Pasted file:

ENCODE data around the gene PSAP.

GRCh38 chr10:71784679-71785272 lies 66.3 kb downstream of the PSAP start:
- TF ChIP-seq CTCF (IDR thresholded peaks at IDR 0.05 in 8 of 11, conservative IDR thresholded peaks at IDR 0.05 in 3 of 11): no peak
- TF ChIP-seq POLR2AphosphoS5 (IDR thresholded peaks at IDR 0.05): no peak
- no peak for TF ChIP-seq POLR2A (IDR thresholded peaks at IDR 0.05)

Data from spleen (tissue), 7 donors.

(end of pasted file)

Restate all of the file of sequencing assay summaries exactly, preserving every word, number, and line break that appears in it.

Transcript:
ENCODE data around the gene PSAP.

GRCh38 chr10:71784679-71785272 lies 66.3 kb downstream of the PSAP start:
- TF ChIP-seq CTCF (IDR thresholded peaks at IDR 0.05 in 8 of 11, conservative IDR thresholded peaks at IDR 0.05 in 3 of 11): no peak
- TF ChIP-seq POLR2AphosphoS5 (IDR thresholded peaks at IDR 0.05): no peak
- no peak for TF ChIP-seq POLR2A (IDR thresholded peaks at IDR 0.05)

Data from spleen (tissue), 7 donors.